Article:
From the private nature of the internet, it necessarily follows that the infrastructure provider can use those principles for managing the web as they see fit. Indeed, the net is as valuable as its management, and management is never neutral. All businesses are by necessity non-neutral. How would restaurants manage if they were neutral? Instead, they choose their customers by the cuisine they offer, by their price range, by allowing for reservations and setting aside tables for preferred customers. Financial-services providers have specialized products according to clients’ profiles—for example age, risk propensity, financial goals or experience. Non-neutrality in these and other business models increases profits and customers’ welfare. In fact, managerial non-neutrality is very often the core of value added.
Why should it be different with the web? In order for the system to work, internet providers will have to discriminate according to traffic, data usage, data package and, yes, special agreements, reciprocity contracts and the like. This is what makes the net usable in the first place. If there were no active management, the internet would be congested with pornography and drug traffic taking up most of its space. Thanks to non-neutral management, important (messages, health, financial) and entertaining (music, games) data packages have a measure of priority. Keep in mind: management is always discretionary, but management of goods is rules-based discretion. While the web’s providers have a right to non-neutrality as they deem fit, they will bear users’ response to their non-neutral policies. The clearer they are, the better they will be rewarded by customers.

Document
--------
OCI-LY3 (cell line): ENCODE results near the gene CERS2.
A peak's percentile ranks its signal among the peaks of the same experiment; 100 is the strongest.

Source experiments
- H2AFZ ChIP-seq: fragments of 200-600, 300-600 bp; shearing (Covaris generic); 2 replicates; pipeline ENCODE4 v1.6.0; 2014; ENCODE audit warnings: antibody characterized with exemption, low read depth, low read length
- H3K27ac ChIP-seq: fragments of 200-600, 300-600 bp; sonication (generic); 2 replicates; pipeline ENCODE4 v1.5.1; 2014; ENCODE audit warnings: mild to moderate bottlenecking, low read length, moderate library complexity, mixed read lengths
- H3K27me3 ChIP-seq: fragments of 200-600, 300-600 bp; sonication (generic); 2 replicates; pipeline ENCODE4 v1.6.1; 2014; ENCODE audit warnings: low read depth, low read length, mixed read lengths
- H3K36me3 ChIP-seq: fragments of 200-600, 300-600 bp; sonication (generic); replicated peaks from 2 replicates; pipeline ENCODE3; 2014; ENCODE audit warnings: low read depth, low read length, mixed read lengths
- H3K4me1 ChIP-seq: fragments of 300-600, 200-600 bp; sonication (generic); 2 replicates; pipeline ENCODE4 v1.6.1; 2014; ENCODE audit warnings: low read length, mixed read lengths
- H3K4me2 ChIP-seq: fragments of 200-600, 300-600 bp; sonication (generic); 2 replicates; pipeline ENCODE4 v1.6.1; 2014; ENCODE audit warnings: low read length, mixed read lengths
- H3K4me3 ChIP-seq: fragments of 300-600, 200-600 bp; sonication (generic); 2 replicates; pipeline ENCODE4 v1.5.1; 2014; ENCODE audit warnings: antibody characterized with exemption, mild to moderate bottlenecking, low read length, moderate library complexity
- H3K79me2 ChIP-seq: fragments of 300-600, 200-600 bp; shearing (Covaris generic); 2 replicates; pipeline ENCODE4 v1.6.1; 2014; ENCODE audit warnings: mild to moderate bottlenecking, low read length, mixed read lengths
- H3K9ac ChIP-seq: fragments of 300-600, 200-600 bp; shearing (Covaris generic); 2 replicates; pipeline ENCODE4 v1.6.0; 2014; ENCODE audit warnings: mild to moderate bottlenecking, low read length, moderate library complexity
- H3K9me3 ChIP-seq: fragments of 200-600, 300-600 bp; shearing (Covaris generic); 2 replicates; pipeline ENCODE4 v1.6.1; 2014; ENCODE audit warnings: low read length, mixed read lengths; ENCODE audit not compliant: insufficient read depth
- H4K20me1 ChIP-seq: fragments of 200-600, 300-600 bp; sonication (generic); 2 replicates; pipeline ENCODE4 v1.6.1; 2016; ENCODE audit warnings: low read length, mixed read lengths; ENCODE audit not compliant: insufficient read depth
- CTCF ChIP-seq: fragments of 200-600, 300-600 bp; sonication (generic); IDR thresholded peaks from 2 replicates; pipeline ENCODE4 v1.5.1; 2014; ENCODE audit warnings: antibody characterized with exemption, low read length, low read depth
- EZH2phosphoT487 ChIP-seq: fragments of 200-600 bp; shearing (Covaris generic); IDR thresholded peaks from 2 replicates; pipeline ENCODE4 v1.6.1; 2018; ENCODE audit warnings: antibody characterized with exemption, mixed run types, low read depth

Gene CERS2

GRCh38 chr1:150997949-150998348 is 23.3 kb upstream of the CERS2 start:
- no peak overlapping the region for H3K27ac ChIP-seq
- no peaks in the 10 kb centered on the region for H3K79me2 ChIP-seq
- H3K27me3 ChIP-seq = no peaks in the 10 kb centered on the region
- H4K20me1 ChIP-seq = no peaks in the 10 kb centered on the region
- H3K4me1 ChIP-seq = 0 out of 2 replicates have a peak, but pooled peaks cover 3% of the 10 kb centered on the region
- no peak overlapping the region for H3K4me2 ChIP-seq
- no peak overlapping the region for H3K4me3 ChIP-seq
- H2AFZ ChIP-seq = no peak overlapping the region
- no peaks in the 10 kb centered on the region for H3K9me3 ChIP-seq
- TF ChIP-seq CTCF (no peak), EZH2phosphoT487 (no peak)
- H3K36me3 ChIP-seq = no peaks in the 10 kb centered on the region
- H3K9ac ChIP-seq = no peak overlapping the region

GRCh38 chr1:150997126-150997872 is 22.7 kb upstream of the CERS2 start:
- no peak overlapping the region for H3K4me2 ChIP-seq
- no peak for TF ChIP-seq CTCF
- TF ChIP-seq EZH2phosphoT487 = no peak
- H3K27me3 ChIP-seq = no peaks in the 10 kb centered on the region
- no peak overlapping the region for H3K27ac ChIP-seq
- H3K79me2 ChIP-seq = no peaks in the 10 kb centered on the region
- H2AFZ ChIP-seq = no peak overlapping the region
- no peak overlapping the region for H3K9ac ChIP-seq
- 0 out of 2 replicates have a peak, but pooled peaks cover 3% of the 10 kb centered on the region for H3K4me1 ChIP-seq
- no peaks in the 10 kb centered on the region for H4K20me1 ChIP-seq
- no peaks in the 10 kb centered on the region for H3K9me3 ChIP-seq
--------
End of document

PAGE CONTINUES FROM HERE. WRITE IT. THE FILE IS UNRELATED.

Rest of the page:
Getting It Right
“Net neutrality” is not even a romantic dream. It is a series of mistakes flanked by misconceptions. Putting it into practice jeopardizes the web, making it slow, lowering its service levels and finally delaying all investment cycles. The internet is a bundle of private goods. Business models are behind every offer in the web, and especially at the base of its infrastructure. And business models are there for profit. In order to make profits, infrastructure providers must be able to manage the traffic. And management is by necessity non-neutral. But this is good news, since it is the rule-based discretionary management of the web that makes it usable in the first place. Accepting non-neutrality is simply good economics. And it is win-win for all involved, especially users.
The internet is a bundle of privately owned and privately run businesses. And it is only successful and helpful to all people if it continues so.
Henrique Schneider is chief economist of the Swiss Federation of Small and Medium Enterprises.
Image: Part of the new Dutch petascale national supercomputer, “Cartesius.” Flickr/Dennis van Zuijlekom